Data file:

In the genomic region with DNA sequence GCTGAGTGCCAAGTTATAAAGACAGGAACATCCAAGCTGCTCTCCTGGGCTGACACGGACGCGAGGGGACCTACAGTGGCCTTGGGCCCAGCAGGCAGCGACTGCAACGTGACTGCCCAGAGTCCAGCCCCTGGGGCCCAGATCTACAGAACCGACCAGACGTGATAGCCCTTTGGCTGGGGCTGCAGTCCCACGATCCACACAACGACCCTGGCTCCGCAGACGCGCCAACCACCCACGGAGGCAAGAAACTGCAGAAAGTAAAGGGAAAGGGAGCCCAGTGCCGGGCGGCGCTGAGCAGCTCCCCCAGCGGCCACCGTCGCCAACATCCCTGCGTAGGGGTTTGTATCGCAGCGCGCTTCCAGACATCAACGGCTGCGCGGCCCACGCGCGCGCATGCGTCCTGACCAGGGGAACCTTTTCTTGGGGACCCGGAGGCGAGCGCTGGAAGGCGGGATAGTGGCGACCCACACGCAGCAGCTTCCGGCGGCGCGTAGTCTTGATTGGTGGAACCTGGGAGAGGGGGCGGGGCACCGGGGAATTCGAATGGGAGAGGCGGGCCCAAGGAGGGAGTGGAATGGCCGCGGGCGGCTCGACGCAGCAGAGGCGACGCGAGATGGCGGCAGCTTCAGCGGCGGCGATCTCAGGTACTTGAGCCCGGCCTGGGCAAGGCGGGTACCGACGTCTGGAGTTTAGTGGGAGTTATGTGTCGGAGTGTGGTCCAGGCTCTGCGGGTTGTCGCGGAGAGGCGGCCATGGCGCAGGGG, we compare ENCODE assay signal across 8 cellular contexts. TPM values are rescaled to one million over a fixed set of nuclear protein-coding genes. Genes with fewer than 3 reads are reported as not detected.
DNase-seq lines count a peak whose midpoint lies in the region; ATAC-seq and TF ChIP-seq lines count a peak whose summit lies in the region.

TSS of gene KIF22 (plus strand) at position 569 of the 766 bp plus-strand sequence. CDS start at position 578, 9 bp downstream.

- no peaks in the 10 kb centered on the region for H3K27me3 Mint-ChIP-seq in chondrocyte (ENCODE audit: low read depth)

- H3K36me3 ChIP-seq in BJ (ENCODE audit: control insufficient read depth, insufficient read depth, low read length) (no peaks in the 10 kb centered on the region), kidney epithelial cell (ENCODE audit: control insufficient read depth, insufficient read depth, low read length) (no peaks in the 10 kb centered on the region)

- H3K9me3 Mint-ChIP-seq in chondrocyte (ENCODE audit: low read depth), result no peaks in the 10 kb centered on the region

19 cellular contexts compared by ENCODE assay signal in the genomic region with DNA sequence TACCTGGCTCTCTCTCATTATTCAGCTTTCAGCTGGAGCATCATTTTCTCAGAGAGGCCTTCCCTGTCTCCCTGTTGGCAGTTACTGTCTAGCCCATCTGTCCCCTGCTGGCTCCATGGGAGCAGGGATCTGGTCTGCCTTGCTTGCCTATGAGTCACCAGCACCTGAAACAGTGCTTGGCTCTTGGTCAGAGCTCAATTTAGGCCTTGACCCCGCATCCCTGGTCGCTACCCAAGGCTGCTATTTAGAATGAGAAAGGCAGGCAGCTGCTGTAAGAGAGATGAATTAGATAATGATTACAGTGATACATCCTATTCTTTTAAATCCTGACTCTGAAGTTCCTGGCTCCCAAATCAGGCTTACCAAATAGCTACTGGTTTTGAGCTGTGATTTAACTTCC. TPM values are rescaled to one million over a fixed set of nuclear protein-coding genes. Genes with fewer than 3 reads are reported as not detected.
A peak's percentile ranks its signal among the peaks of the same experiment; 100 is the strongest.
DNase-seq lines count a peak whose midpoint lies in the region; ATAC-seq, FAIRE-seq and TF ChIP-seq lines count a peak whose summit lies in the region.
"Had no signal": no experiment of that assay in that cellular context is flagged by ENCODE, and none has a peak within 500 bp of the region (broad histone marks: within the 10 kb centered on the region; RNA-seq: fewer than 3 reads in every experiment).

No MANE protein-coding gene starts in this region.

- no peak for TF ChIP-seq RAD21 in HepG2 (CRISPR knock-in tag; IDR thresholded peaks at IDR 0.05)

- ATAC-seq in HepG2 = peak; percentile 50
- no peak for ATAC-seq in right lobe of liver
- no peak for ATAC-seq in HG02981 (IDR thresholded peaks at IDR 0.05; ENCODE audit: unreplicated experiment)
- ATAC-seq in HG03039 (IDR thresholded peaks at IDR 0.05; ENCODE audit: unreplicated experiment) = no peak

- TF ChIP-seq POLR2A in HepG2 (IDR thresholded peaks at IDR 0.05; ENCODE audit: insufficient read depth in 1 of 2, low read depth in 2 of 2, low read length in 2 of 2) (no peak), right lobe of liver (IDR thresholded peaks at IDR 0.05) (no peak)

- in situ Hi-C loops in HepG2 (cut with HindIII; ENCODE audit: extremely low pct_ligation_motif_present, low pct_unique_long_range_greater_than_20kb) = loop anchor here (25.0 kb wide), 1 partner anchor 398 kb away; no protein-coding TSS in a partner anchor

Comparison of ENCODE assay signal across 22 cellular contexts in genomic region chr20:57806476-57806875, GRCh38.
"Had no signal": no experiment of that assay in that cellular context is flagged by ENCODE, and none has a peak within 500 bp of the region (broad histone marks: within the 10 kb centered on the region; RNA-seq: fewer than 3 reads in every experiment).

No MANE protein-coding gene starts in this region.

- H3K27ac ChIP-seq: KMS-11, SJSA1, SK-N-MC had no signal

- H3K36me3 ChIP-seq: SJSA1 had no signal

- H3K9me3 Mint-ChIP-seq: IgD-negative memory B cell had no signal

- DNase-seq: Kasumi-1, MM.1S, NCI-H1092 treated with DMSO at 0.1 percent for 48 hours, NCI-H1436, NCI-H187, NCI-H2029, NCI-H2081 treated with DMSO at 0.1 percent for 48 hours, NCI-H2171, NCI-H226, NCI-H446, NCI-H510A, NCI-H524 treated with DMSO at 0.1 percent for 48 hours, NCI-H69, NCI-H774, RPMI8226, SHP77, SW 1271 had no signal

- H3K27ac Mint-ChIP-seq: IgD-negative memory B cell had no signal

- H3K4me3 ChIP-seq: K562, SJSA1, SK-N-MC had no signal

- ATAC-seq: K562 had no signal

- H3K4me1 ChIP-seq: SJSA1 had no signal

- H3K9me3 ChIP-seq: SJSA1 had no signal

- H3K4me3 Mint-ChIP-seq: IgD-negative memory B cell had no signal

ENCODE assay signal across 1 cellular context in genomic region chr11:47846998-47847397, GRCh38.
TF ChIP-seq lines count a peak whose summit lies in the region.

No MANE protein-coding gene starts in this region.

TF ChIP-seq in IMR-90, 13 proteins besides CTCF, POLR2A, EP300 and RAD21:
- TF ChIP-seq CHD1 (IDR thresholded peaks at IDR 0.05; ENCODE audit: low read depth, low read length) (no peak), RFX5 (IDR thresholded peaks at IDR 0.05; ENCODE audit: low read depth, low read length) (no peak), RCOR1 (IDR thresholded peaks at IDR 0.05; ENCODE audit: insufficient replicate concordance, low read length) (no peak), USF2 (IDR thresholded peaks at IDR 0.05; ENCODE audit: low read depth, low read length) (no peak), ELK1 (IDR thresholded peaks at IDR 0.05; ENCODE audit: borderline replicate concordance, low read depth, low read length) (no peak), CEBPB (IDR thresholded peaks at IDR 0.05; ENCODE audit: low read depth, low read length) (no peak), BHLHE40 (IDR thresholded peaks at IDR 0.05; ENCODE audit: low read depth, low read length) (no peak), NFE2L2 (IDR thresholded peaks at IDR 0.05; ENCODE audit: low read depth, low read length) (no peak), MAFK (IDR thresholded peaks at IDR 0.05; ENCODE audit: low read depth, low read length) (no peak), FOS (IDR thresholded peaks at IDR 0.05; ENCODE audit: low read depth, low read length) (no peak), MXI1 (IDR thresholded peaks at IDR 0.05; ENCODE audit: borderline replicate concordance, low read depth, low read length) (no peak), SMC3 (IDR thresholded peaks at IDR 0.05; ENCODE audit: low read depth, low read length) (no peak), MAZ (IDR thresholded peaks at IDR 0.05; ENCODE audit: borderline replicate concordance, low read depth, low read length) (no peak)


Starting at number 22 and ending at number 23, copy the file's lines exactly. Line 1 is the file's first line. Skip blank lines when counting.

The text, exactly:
- H3K27ac ChIP-seq: KMS-11, SJSA1, SK-N-MC had no signal

- H3K36me3 ChIP-seq: SJSA1 had no signal